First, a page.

'Meg, go upstairs and help Emma with Iris. She peed all over her Christmas outfit.'

     Meg escapes, bundling Tess into her arms. 'And how tipsy are you, Beth? Are you too far gone to fold napkins?'

     ‘When did drinking on Christmas day become a crime?' I ask.

     'No one else is drunk.'

     'That's because they're either a parent or trying to make a good impression on a new boyfriend. I have nothing to prove,' I whisper as she pulls me up.

     'Is Grace's man wearing a sweater vest?' she says out of the side of her mouth.


     She pauses for a moment to cast judgement. He may be really nice, Mum. He may bake her cookies, remember her birthday and give her regular orgasms.

     'If you look closely at the pattern, it's Christmas themed. I think those are Brussels sprouts.'

     'Or green festive bollocks,' she mutters.

     I laugh so hard some snot vents out of my nose and she surveys me strangely. 'Save some Baileys for me. I might need it to stop me stoving Simon's face in with a roasting pan.'

     Mum’s not normally one to do humour or curse so this might mean today could get interesting at least. She hands me a pack of holly print paper napkins and I sit down at the table. This is my role now: the napkin folder. I’ll also be the one who goes around with the bin bag after we open all the presents, checking no one’s thrown away envelopes with cash. Christ, there better be cheese at the end of this. Good cheese too. If Mum thinks cheddar and a Boursin is going to cut it then she’s sorely mistaken.


     As soon as I hear her voice, I jump out of my chair. Thank the Christmas gods. Lucy. The youngest sister is in the house and finally I have someone to get properly rat-arsed with. This will be everything because then we can get Twister out, or karaoke, or both. And do it absolutely sloshed. I shuffle into the corridor to meet her but stop in my tracks as I glimpse her by the staircase. She’s brought a guest.

     ‘Oh! Hi. Lucy?’

     Lucy lets out a little squeal and brings me in for a hug. I thought Emma’s baby dressed as a snowman was too much but no, Lucy has gone full Mrs Claus. And a slightly inappropriate Mrs Claus at that. Imagine the wife of Santa if she shopped at Ann Summers. As if that wasn’t enough, she has with her, well, an elf. This could be construed as an offensive reference because the gentleman is actually short, like four foot tall, but he’s in tights and shoes with bells.

     ‘Beth, this is my mate, Tony. Tony, this is one of the sisters.’

     He comes over and puts his arms out. Is there an etiquette here? I mean, it’s Christmas and I’m a hugger but do I bend down? Kneel down? I opt to bend, conscious that I will be offering him a good hint of cleavage.

     ‘Merry Christmas, Beth,’ he says, a sprightly tone in his voice.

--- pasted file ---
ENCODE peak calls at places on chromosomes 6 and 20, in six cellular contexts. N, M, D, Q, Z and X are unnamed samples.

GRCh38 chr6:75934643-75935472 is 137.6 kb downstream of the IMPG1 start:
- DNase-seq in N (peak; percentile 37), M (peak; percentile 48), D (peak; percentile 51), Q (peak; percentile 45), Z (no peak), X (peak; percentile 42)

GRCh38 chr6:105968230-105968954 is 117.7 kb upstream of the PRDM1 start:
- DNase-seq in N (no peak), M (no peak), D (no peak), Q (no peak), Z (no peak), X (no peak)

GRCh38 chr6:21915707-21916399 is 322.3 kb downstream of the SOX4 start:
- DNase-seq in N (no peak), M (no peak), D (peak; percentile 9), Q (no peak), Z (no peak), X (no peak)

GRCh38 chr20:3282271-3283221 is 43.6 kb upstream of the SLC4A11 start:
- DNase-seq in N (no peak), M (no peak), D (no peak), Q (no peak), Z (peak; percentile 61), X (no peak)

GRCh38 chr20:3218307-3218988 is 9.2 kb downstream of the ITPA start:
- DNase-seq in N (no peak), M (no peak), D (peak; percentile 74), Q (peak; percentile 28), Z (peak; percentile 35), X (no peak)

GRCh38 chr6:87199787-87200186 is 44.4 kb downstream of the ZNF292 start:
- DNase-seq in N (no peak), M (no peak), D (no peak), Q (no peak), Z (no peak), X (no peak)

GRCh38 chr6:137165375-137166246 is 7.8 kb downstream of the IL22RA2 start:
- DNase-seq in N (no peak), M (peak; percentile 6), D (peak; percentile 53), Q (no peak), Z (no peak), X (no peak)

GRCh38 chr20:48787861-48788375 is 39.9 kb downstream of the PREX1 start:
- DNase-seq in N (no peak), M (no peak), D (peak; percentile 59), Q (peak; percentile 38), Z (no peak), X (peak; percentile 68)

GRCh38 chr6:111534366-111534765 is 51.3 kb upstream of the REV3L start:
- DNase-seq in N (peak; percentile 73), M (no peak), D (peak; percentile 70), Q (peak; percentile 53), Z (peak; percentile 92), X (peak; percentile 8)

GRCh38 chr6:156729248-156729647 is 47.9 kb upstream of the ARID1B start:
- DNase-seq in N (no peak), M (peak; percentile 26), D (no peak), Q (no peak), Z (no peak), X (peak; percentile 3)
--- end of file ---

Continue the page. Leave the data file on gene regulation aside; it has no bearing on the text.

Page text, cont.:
‘Ditto. You both seem to have opted for another dress code I feel?’ I say, my hand presenting my lowly offering of jeans and trainers.

     ‘We’ve just come off an all-nighter promo job in a nightclub. Huge Christmas Eve bonus. Tony and I were leaving and then he told me that he was going to have Christmas alone which I said was not acceptable so he’s here.’

     You’ve brought an actual elf to Christmas Day and I can see a hint of a suspender belt, little sister. Are you two, together? Have you had sex with him? Dressed like that? Mum is going to freak. I’ll have to fold another napkin. This is a bloody gift, though. He starts pulling at Lucy’s hand.

     ‘Luce, we may have a tiny problem.’ He gestures up to the top of the stairs where four-year-old Tess sits there, her mouth agape to see Tony.

     ‘Oh, that’s Tessie. Come here, little bear. It’s me, Aunty Luce?’ she says, like her niece wouldn’t recognise her in scarlet red lipstick. She scampers down the stairs into Lucy’s arms but kicks her legs, begging to be put down. She stares intently at Tony.

     ‘Are you real?’ she asks.

     Tony smiles. It’s quite an endearing smile to be fair but you can tell he’s not going to crap over a young child’s dreams on Christmas day. He can’t in that costume.

     ‘I am. Sometimes Santa forgets people so I visit their houses and deliver their gifts.’

     Her eyes sparkle with wonder. He’s got a bit of an East London twang to his accent but we’ll forgive him that.

     ‘Did you bring something for Aunty Beth?’

     He turns to me. ‘I did. Your Aunty Beth is on the good list this year.’

     ‘I knew it.’ She jumps into the arms of this random man that Lucy has brought into our family home, just as Meg is coming down the stairs with Emma. Both of them stare in wonder and awe at our youngest sister and her new friend.

     ‘What the hell have you come as?’ asks Emma, cradling baby Iris close.